Chinese Taboo

Taboo can be defined as a prohibition that excludes something from use, approach, or mention. This may be on the grounds it is considered sacred, has the ability to inspire fear, or is thought to be disgusting or disagreeable. It is not a word indigenous to English. Chinese has their fair share of taboos; some of them are related to the language and culture. It is like any other race. The following three tips of Chinese cultural taboos have been existed through many years for Chinese people.
Like most deeply rooted ancient Chinese traditions, the younger generation is paying less and less attention to these kinds of habits, but foreigners living in China would still do well to avoid the following Chinese taboos. 2. Chinese table taboo Everyone loves to go out to a nice restaurant for a fancy meal here there. For the Chinese, fancy is just the beginning because they have strict taboos that you should always remember when going out. Dishes are put together in a table and all the diners sit around it and share the dishes.
You should help yourself to the food. The host may pick up food with chopsticks and put the food in your bowl. It is a sort of hospitality. Besides that, chopsticks should always place them horizontally over your bowl. This is because according to the Chinese taboos placing chopsticks like that means you wish death among somebody at that table. This became a taboo because when someone dies, they set a bowl of rice with their shrine, chopsticks upright. Therefore the proper way to place the chopsticks is by lay them down.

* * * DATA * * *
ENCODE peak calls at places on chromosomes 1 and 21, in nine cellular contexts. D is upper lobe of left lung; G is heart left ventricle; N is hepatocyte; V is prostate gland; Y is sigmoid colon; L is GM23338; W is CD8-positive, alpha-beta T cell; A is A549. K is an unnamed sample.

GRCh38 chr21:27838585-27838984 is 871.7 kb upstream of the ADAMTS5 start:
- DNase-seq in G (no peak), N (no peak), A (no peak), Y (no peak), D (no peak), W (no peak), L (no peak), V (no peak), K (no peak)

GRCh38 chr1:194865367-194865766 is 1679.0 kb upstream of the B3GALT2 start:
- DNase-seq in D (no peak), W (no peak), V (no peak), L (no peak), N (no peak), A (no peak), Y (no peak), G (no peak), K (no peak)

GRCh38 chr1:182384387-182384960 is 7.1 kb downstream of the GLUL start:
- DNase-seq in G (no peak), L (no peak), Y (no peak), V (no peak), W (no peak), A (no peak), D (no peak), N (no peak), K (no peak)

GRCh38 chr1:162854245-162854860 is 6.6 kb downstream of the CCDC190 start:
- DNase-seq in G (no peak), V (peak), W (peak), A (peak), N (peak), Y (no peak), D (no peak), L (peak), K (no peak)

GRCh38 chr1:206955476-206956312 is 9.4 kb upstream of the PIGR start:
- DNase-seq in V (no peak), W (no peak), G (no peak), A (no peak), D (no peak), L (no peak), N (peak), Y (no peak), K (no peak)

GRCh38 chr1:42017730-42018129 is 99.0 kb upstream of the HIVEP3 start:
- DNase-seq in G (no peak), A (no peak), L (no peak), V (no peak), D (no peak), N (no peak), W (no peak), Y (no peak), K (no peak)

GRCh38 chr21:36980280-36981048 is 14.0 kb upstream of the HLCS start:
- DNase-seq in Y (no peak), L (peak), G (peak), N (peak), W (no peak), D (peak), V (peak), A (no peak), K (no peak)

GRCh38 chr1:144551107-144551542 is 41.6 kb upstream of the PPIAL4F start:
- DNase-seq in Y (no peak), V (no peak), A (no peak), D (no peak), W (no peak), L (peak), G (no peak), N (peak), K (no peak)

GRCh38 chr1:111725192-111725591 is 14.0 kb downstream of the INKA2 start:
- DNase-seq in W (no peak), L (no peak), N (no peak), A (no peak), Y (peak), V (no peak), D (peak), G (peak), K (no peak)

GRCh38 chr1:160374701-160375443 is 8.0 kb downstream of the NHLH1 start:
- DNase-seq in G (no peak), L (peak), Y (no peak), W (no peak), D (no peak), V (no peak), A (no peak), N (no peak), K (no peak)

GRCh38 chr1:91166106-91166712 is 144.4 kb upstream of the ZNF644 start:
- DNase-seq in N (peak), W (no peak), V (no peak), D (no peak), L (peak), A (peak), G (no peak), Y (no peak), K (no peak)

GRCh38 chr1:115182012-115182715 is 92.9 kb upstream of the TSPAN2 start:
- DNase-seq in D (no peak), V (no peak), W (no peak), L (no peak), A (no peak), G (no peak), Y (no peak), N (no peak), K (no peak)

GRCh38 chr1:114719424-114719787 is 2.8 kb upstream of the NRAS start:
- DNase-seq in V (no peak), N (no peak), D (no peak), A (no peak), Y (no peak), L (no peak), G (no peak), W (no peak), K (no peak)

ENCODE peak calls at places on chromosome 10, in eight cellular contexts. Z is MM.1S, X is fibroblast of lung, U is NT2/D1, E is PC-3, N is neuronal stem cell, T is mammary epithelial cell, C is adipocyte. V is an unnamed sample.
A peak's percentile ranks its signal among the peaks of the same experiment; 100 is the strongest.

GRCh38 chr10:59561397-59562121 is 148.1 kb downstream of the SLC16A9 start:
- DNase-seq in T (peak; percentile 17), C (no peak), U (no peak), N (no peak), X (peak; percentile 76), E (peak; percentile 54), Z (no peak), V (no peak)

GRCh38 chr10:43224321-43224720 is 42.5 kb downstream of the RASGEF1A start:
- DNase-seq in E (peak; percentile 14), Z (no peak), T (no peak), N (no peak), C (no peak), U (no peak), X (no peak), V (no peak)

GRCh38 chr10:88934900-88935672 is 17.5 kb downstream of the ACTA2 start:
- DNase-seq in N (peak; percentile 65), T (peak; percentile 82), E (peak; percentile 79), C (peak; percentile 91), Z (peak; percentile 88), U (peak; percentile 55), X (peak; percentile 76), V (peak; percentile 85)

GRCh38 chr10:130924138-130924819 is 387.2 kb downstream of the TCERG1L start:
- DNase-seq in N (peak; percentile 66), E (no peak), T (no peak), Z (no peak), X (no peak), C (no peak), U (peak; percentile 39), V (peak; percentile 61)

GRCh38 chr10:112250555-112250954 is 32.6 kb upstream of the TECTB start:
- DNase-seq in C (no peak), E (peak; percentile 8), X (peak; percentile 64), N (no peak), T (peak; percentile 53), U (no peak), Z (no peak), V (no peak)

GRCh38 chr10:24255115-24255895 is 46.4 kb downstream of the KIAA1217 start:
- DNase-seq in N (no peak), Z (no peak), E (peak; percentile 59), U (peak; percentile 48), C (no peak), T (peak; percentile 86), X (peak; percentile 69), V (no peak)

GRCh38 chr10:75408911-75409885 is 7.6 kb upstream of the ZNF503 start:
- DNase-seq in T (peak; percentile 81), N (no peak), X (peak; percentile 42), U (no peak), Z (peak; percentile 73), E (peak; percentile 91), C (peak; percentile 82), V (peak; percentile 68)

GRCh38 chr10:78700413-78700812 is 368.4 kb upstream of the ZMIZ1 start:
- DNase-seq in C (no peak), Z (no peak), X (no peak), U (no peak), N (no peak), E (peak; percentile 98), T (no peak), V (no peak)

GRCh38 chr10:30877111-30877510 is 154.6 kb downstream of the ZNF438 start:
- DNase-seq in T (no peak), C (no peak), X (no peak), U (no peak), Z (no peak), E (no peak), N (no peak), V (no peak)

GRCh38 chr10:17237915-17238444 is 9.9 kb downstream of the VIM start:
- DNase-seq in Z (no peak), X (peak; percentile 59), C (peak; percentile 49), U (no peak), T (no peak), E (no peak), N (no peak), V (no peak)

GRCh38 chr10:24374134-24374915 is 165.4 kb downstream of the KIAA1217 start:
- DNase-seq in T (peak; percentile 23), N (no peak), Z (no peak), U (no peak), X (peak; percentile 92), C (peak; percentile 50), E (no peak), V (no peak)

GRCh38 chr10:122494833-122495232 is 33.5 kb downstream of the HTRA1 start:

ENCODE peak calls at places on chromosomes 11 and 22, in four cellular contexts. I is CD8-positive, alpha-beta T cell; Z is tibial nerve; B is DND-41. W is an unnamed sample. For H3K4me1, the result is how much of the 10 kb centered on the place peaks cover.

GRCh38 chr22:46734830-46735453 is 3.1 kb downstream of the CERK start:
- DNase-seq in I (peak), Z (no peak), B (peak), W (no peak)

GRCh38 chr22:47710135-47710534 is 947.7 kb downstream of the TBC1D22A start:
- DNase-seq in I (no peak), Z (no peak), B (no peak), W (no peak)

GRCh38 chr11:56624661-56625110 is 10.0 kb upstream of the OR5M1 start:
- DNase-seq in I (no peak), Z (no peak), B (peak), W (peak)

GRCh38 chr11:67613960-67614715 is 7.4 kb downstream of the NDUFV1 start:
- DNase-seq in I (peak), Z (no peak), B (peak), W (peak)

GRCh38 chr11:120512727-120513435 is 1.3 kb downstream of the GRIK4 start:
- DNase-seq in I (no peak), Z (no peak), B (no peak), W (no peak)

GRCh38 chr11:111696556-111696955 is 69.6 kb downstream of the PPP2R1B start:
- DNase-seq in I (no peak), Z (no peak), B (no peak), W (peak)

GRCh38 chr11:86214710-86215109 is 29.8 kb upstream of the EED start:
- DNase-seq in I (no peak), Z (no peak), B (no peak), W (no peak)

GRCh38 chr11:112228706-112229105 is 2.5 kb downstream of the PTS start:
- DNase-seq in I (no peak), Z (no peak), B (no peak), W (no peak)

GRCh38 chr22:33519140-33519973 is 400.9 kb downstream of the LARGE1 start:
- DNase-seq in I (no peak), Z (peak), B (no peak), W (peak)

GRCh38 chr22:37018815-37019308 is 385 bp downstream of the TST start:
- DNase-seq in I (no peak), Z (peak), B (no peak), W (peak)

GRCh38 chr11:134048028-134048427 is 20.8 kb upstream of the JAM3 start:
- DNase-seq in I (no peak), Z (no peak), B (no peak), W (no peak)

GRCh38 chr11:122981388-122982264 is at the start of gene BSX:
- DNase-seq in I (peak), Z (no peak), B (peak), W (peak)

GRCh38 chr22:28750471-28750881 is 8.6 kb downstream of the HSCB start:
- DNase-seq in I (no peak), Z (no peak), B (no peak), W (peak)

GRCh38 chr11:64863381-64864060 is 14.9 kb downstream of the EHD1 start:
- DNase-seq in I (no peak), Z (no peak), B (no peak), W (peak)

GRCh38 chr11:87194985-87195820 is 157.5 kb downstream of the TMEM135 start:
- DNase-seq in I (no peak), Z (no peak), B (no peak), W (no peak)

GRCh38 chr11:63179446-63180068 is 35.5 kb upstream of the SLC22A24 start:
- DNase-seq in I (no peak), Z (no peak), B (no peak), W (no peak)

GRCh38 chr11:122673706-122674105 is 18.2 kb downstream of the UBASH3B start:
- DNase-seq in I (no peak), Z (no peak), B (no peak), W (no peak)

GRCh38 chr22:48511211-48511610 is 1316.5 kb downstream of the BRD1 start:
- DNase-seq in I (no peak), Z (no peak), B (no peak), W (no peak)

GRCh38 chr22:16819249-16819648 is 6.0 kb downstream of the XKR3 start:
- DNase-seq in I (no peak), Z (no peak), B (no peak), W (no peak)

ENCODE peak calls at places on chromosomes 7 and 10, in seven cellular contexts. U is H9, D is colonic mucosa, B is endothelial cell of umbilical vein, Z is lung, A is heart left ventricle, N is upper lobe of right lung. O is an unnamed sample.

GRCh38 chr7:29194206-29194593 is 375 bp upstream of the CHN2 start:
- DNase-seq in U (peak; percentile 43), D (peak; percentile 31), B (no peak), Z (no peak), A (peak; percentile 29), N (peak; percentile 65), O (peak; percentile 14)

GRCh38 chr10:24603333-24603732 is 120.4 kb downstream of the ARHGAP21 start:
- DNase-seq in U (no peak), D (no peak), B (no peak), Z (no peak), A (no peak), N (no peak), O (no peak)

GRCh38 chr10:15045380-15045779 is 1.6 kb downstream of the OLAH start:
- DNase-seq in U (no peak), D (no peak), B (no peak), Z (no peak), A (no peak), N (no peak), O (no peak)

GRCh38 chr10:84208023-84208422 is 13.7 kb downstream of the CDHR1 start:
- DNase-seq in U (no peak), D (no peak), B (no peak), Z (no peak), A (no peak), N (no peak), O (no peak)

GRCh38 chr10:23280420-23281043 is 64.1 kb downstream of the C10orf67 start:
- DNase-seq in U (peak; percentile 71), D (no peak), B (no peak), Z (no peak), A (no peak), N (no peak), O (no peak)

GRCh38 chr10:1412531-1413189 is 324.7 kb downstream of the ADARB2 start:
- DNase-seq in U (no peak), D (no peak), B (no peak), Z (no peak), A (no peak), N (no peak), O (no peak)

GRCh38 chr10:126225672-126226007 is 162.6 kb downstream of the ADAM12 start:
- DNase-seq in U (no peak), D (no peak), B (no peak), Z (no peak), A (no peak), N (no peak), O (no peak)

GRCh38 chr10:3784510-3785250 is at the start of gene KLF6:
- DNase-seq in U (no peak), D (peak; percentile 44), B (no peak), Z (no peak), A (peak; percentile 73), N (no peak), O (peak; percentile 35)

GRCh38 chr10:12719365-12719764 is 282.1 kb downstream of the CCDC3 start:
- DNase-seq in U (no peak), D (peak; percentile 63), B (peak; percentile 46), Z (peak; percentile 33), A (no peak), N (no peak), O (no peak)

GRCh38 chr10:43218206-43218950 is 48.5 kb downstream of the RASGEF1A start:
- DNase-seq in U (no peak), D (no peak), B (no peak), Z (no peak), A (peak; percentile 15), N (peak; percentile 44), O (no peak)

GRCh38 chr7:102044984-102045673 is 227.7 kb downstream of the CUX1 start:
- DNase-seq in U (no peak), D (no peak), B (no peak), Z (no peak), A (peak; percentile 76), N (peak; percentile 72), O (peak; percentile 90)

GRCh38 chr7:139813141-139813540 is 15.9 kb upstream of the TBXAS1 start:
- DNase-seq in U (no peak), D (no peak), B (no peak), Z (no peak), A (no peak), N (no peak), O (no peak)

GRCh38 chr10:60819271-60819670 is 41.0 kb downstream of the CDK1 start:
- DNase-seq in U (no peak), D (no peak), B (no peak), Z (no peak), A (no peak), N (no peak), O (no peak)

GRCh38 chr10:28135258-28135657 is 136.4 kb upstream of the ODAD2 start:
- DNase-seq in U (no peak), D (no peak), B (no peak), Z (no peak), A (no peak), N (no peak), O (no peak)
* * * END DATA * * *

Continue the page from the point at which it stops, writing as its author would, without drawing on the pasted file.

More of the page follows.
Besides that according to Chinese, when they are dining they will pass the food to their elders before they take it to themselves is considered good manners. Not only that, a toast to others is considered important in Chinese dining. Likewise, after all the people are seated and all the cups are filled, if someone proposes a toast, make sure that the rim of your glass is lower than the rim of the person more senior. For them it is a sign of respect. Furthermore, the host will continuously pour drinks and wine to the guest to ensure that their cups are not empty for a long time.
If you don’t want drinks any more, you can simply say no and offer thanks. If you are thirsty and no one has poured you a drink, you can offer to pour for a neighbor first and then yourselves, never just yourself as this is another impoliteness. Chinese people like a noisy and upbeat atmosphere when having a gathering and meals are no exception. Jokes as wells daily funny happening will be a great choice for them to talk about. This will entertain them and prevents from getting bored. 3. Chinese Greetings Taboo The Chinese usually do not like to do business with strangers, and will make frequent use of go-betweens.
Whenever possible, try to use established relationships, or an intermediary known by both sides, to make the first contact Chinese prefer to be formally introduced to someone new. This applies to both Chinese and foreigners. The Chinese may seem unfriendly when being introduced. They are taught not to show excessive emotion, thus the reference to Chinese and other Asians as inscrutable. Always stand up when being introduced and remain standing throughout the introductions. When being introduced to Chinese, the accepted form of greeting is the handshake, even among Chinese.
Chinese may also nod or slightly bow (Unlike the Japanese, the Chinese bow from the shoulders rather than the waist). One would then present a business card. The Chinese will state their last name first, followed by the given name (may be one or two syllables). For example, Liu Jianguo, in Chinese would be Mr. Jianguo Liu using the Western style. Never call someone by only his or her last name. Unless specifically asked, do not call someone by his or her first name. Addressing someone by his or her courtesy or professional title and last name conveys respect.